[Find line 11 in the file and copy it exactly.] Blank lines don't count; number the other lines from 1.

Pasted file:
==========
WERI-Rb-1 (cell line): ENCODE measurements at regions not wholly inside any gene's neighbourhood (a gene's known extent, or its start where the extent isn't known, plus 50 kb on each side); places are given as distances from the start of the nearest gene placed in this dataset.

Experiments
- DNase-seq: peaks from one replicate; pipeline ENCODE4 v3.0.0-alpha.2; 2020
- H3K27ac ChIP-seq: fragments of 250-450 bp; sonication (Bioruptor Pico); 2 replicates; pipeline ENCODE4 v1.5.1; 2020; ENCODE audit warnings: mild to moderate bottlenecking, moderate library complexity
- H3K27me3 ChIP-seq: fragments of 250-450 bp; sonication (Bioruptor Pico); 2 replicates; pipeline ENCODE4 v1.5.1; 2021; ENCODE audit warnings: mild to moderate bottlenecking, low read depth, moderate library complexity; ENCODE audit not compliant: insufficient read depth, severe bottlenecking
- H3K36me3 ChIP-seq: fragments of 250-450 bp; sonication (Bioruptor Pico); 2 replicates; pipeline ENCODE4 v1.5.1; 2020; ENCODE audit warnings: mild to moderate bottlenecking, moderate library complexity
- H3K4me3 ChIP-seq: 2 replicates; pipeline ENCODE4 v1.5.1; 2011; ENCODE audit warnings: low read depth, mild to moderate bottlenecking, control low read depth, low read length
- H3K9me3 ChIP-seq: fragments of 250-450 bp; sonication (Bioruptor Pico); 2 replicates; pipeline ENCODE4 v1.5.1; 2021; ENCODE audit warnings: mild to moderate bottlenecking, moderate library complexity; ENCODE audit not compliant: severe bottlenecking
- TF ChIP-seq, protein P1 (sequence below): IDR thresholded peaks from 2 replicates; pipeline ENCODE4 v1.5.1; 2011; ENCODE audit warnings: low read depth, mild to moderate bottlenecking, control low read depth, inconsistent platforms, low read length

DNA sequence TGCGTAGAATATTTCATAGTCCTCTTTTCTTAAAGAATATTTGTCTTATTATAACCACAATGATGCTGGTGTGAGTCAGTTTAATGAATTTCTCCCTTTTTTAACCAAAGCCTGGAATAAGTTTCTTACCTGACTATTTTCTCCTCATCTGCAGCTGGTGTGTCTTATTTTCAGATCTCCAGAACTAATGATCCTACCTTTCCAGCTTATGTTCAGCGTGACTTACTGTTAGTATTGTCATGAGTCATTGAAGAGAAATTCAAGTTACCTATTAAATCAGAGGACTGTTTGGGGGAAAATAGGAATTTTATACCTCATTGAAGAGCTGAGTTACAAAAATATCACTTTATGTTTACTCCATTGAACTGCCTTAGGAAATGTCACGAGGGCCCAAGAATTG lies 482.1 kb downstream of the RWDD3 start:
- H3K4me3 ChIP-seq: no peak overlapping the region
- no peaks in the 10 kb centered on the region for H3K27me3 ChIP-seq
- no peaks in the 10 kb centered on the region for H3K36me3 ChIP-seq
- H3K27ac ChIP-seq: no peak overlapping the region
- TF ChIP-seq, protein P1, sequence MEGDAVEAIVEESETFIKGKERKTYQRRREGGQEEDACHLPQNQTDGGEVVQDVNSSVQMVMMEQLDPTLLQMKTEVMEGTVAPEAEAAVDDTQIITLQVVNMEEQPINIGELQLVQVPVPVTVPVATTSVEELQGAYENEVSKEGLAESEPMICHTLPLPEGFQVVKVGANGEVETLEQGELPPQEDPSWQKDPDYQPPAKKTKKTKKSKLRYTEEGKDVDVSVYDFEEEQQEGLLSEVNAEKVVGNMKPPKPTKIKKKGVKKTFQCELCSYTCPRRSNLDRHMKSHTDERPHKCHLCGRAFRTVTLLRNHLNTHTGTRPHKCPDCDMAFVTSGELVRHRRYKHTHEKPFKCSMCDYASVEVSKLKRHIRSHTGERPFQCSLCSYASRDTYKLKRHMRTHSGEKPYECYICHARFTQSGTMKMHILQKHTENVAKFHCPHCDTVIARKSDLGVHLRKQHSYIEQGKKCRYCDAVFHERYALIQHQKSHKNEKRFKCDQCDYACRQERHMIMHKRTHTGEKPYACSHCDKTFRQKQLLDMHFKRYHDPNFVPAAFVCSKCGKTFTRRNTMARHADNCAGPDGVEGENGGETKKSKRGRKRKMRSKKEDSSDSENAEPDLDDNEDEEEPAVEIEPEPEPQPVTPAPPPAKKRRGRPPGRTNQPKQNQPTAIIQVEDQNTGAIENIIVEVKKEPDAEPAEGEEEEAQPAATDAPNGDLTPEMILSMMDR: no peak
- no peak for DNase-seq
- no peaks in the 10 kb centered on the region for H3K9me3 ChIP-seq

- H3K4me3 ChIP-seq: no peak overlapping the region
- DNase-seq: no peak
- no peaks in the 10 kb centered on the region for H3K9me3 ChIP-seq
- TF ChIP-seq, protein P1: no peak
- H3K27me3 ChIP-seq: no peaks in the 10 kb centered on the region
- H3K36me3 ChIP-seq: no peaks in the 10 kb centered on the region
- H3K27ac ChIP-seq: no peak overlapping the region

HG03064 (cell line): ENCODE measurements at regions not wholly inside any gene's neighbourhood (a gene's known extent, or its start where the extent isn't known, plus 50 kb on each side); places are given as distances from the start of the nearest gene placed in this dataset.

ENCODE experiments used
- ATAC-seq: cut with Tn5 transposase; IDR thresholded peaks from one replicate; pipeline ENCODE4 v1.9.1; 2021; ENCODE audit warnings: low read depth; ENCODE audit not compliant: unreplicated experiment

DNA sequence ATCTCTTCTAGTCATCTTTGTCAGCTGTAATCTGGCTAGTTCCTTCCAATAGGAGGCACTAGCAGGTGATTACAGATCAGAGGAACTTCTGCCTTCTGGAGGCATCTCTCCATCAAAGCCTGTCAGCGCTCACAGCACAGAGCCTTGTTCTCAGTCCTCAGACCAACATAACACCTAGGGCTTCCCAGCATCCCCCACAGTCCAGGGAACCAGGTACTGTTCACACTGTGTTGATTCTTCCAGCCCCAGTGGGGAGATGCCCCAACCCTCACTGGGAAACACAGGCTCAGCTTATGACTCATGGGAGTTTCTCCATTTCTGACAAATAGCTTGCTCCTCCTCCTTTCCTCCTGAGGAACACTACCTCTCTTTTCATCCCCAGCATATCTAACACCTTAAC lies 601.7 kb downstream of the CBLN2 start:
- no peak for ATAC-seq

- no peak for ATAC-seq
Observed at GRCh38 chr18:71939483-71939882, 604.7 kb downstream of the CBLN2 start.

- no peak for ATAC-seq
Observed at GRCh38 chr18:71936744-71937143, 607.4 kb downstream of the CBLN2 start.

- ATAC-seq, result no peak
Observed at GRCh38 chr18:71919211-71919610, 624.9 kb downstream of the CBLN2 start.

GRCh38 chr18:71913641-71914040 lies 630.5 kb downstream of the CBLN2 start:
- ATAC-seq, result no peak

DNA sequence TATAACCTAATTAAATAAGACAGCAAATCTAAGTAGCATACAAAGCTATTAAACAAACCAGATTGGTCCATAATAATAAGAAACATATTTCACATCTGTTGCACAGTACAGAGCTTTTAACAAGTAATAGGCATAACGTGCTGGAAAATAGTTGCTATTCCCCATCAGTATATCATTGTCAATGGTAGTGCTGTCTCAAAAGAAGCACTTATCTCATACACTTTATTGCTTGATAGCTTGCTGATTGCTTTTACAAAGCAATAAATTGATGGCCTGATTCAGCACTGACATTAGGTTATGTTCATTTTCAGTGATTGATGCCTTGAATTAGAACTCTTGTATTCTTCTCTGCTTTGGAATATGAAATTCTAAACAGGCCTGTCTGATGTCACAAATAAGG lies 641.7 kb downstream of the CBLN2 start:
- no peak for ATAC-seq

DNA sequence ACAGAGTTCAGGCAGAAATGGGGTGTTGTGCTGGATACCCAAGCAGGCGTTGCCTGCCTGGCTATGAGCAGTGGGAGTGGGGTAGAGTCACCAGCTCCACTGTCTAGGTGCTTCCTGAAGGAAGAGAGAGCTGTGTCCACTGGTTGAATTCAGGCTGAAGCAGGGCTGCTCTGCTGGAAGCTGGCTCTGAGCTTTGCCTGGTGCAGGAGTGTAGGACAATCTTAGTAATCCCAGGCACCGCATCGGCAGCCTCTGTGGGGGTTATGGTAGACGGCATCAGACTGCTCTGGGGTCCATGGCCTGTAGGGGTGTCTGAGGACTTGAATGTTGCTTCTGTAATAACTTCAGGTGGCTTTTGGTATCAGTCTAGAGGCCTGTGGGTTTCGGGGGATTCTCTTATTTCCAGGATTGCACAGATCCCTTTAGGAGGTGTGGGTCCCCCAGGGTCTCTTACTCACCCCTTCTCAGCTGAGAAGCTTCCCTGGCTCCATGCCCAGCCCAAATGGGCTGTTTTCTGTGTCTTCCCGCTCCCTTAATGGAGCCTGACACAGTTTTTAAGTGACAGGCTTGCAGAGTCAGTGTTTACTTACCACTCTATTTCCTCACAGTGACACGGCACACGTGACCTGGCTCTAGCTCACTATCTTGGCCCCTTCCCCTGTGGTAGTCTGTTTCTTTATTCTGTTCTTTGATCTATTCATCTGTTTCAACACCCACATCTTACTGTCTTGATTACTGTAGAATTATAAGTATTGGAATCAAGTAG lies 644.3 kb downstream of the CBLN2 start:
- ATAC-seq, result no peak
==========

- H3K4me3 ChIP-seq: no peak overlapping the region